Public employee unions corrupt our system of government

“This is our opportunity to elect our own bosses,” proclaimed Local Chapter 224 of the California School Employees Association on its website in 2010, when it backed Measure H for Capistrano Unified School District. The measure passed with 65% of the vote and changed trustee representation from at-large to districts.

For an editorial in the Orange County Register at the time, I called Chapter 224 head Ronda Walen, who wrote the above statement on the union website. I asked if it was fair for the union to elect “our own bosses.”

“Yes, I think it is,” she replied. “In a democracy, we have the right to do that.”

Actually, using the voters’ own tax money to push candidates and positions on them is a violation of democracy, which is rule by the people — all of them. Not just a few union bosses living off taxes forcibly taken from everybody else, and funding pro-union campaigns with those same taxes.

This actually is a pervasive and continuing belief among California’s unions.

A similar quote was cited in a 2021 Register article by Will Swaim, president of the California Policy Center.

Alex Caputo-Pearl, currently the vice president of the United Teachers of Los Angeles, said to a meeting of his union, “We have a unique power — we elect our bosses. It would be difficult to think of workers anywhere else who elect their bosses. We do. We must take advantage of it. …  If we win, they will decide how the hundreds of millions of dollars in additional money is used. They will be across the bargaining table from us in our huge full contract negotiations in 2022.”

Swaim’s 2021 column, incidentally, was attacking the massive smear campaign being waged at the time by the Association of Orange County Deputy Sheriffs union against the bid for OC supervisor by former state Sen. John Moorlach. I saw that personally as I was working on that campaign. And I saw it the previous fall when the AOCDS and other unions, most notably the prison guard union, ran similar smears against this moral man in his re-election campaign for state Senate.

The unions — using our tax money against us — were shameless in their assaults with disgusting social media ads and mail flyers.

“The definition of corruption is, when you take something that’s supposed to mean one thing and you do something else,” Ed Ring told me; he’s a political writer and co-founder of the CPC. “I think union spending on political campaigns corrupts the meaning of representative government. We’re supposed to have government of the people, but what we’ve got is government of the public-employee unions. They back candidates with their contributions. Which means they’re essentially electing their own bosses using the taxpayers’ money.”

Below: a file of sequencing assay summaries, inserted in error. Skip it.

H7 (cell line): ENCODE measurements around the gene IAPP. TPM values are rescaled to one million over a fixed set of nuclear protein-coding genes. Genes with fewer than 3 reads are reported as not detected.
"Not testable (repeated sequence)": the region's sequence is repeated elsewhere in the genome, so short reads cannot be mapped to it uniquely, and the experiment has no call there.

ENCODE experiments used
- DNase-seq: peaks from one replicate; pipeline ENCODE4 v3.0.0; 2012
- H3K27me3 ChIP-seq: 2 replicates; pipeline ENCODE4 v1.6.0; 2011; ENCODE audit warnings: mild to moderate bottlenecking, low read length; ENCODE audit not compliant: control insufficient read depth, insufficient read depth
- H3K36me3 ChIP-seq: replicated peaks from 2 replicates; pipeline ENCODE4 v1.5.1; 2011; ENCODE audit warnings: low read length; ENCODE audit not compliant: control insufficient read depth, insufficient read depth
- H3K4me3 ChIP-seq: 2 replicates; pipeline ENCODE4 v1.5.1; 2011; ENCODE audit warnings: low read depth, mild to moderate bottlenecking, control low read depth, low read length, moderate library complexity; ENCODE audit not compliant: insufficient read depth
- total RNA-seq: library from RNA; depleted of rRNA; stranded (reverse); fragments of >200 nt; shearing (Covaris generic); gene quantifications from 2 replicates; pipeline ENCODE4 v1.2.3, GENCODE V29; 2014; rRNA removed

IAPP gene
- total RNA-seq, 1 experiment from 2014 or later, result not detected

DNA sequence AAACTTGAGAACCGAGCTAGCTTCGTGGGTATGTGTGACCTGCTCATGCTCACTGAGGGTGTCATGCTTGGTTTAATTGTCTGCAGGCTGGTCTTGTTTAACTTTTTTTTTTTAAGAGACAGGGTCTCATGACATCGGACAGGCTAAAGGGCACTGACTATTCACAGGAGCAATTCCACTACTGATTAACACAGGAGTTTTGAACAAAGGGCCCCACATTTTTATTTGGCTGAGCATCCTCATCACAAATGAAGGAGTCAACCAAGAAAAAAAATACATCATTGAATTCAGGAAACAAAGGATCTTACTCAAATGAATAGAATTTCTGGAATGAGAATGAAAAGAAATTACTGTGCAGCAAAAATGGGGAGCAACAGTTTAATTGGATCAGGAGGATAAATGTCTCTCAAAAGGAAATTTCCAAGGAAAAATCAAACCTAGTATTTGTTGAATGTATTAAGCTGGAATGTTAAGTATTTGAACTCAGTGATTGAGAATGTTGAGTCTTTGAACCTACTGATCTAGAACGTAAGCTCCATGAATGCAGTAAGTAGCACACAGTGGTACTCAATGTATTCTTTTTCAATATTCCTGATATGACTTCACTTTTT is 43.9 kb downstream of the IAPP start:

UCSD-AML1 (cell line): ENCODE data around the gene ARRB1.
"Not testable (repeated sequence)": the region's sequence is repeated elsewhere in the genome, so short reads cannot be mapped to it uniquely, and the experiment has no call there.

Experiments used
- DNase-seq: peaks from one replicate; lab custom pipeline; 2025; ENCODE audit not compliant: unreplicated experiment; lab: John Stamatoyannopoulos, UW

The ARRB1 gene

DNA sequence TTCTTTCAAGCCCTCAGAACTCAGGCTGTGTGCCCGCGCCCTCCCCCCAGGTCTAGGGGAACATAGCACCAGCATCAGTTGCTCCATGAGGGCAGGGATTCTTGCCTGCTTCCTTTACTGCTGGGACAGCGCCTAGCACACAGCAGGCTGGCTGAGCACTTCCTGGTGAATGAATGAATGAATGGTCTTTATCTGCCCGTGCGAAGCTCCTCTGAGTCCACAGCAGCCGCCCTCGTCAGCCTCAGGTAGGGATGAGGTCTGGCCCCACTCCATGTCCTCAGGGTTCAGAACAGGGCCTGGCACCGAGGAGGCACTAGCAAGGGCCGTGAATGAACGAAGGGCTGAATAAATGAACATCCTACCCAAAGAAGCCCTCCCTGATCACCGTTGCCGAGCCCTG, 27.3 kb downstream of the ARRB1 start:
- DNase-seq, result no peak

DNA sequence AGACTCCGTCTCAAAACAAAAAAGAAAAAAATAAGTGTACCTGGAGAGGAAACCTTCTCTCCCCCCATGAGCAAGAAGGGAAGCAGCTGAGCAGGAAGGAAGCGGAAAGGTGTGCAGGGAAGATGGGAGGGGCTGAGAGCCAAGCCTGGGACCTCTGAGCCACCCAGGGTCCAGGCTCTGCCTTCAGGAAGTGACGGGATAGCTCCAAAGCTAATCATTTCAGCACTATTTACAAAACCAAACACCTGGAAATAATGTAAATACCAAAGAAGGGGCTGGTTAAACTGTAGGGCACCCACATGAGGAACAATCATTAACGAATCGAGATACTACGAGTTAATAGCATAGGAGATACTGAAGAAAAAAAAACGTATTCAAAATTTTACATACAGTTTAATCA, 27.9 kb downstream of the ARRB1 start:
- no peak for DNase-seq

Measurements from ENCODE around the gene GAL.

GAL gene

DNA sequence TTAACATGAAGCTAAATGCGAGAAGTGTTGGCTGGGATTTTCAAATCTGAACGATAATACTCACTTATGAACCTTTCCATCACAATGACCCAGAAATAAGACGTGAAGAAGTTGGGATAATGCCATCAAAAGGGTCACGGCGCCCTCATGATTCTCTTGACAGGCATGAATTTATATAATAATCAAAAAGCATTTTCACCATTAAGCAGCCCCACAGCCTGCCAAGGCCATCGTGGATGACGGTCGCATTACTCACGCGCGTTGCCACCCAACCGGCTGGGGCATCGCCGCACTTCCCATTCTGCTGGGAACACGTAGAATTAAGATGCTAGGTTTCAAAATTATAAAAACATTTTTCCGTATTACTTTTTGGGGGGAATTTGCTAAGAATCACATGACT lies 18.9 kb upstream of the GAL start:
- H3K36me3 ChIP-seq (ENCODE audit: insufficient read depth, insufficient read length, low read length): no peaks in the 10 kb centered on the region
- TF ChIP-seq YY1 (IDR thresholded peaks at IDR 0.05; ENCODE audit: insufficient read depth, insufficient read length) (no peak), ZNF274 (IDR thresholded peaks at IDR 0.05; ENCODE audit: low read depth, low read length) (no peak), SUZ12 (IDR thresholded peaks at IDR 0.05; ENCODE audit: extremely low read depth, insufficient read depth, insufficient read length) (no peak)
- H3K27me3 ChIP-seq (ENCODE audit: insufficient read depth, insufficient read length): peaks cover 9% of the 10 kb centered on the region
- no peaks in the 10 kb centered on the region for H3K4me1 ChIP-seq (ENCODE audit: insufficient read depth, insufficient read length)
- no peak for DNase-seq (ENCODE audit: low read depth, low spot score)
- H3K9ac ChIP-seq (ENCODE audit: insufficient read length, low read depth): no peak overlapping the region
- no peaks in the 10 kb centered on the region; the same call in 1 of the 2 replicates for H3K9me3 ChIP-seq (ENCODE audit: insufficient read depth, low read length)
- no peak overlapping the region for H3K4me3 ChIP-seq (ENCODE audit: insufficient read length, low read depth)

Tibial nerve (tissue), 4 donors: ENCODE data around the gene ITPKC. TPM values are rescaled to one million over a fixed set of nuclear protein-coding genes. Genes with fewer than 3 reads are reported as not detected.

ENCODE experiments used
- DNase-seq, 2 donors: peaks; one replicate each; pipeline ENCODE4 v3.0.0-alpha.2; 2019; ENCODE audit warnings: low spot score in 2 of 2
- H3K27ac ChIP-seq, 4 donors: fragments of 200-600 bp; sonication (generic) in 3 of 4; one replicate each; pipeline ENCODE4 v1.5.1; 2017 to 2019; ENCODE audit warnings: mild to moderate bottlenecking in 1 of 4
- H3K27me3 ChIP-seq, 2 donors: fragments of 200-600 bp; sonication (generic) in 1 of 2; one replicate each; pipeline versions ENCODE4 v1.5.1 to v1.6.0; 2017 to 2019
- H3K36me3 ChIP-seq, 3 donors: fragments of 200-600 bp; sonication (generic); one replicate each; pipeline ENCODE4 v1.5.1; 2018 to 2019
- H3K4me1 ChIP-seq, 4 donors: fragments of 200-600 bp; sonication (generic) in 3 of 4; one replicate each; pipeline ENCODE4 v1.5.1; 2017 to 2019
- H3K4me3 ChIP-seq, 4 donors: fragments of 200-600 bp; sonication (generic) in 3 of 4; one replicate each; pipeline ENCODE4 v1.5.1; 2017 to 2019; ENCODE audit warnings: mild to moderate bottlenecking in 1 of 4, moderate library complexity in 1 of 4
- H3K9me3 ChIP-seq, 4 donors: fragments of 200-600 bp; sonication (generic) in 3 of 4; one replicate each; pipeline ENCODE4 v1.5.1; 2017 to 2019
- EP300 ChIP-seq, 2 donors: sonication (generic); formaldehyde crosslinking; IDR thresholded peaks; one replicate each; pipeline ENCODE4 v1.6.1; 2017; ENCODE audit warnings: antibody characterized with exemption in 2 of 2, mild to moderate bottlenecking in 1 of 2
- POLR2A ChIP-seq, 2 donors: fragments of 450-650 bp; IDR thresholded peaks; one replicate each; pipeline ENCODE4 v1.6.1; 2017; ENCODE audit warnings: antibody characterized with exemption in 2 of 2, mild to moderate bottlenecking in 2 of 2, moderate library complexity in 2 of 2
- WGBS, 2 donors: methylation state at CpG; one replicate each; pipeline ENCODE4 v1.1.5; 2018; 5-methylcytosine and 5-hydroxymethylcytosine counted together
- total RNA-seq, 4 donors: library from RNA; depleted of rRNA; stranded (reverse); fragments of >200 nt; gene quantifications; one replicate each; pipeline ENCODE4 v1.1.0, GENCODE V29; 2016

He said that’s not a problem with private-sector unions, which have restraints on their action, such as bankrupting a private company if demands are too high. In the private sector, too, there are alternatives. If the UAW strikes at GM, you still can buy a Toyota. But the public-sector unions’ strikes can shut down even essential government services, for which there is no alternative.

“The unions have a permanent presence, whereas politicians come and go, which gives them a lot of power,” he said. “They can target candidates, and they do it all the time.”

An example right now is in Santa Ana. The Police Officers Association, headed by President Gerry Serrano, is circulating petitions to recall councilmembers Jessie Lopez and Thai Viet Phan for bucking extravagant union demands for pay increases. Said Lopez, “Mr. Serrano refuses to be logical, and he has made it very clear that he is looking to have a council that will do whatever he wants at whatever costs he wants.”  The threat is real. In 2020, the union succeeded in recalling Councilmember Ceci Iglesias for the same reason.

What can be done, given the unions’ lock-grip on the political process? Fortunately, in 2018 the U.S. Supreme Court handed down the Janus v. AFSCME decision, allowing non-union public employees to opt out of paying union fees and dues.

Related Articles

Opinion |

The U.S. must coordinate with Israel in order to contain Iran

Opinion |

Jon Coupal: There’s election fraud and then there’s election fraud

Opinion |

Biden offers his expensive vision to nation

Opinion |

Oil company profits and the ‘invisible hand’ of the market

Opinion |

Judy Chu: Why I voted against the resolution ‘denouncing the horrors of socialism’

Ring said the unions have “used a lot of work-arounds to make it harder for public employees to opt out. They’ve thrown a lot of bureaucratic obstacles. But there has been a decline in public-sector representation” of 27.1% currently opting out. (However, as the number of public employees has increased greatly in California, the raw number of those actually paying dues has increased.)

The CPC’s website,, includes a section to help employees opt out of paying the union dues, as well as obtain alternatives to such union-provided services as insurance. Under “Projects,” click on “Union Membership Rights.”

Let’s aim for making the opt-out rate 100%.

John Seiler is on the SCNG editorial board.

Share the Post:

Related Posts

Generated by Feedzy